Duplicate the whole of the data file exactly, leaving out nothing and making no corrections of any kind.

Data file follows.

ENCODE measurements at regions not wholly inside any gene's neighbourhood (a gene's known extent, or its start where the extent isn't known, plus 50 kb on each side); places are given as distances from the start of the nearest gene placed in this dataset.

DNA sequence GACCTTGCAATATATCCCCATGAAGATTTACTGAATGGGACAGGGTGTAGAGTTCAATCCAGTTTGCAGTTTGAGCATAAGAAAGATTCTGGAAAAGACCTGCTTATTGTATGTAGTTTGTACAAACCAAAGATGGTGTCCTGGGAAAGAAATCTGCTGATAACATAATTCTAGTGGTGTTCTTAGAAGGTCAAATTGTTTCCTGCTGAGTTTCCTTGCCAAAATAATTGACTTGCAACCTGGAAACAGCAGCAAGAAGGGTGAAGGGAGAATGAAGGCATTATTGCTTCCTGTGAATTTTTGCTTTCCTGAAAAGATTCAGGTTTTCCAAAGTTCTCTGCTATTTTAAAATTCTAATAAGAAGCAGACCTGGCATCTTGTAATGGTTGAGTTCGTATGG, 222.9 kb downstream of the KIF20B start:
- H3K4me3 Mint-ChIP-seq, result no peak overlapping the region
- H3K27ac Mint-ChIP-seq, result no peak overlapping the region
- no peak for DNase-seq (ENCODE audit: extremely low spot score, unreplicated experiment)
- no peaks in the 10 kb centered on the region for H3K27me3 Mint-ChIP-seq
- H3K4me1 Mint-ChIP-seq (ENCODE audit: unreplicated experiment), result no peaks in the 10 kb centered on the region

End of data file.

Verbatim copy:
ENCODE measurements at regions not wholly inside any gene's neighbourhood (a gene's known extent, or its start where the extent isn't known, plus 50 kb on each side); places are given as distances from the start of the nearest gene placed in this dataset.

DNA sequence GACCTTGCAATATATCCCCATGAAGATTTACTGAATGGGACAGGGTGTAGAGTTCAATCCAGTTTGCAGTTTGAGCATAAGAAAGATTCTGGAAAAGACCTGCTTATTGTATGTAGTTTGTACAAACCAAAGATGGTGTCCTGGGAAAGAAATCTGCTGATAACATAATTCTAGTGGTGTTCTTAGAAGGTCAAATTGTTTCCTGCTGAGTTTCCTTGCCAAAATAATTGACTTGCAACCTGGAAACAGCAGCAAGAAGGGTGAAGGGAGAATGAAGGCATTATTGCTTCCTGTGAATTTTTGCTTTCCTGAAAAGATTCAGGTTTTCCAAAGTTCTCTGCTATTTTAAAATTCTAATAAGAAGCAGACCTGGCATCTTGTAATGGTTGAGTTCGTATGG, 222.9 kb downstream of the KIF20B start:
- H3K4me3 Mint-ChIP-seq, result no peak overlapping the region
- H3K27ac Mint-ChIP-seq, result no peak overlapping the region
- no peak for DNase-seq (ENCODE audit: extremely low spot score, unreplicated experiment)
- no peaks in the 10 kb centered on the region for H3K27me3 Mint-ChIP-seq
- H3K4me1 Mint-ChIP-seq (ENCODE audit: unreplicated experiment), result no peaks in the 10 kb centered on the region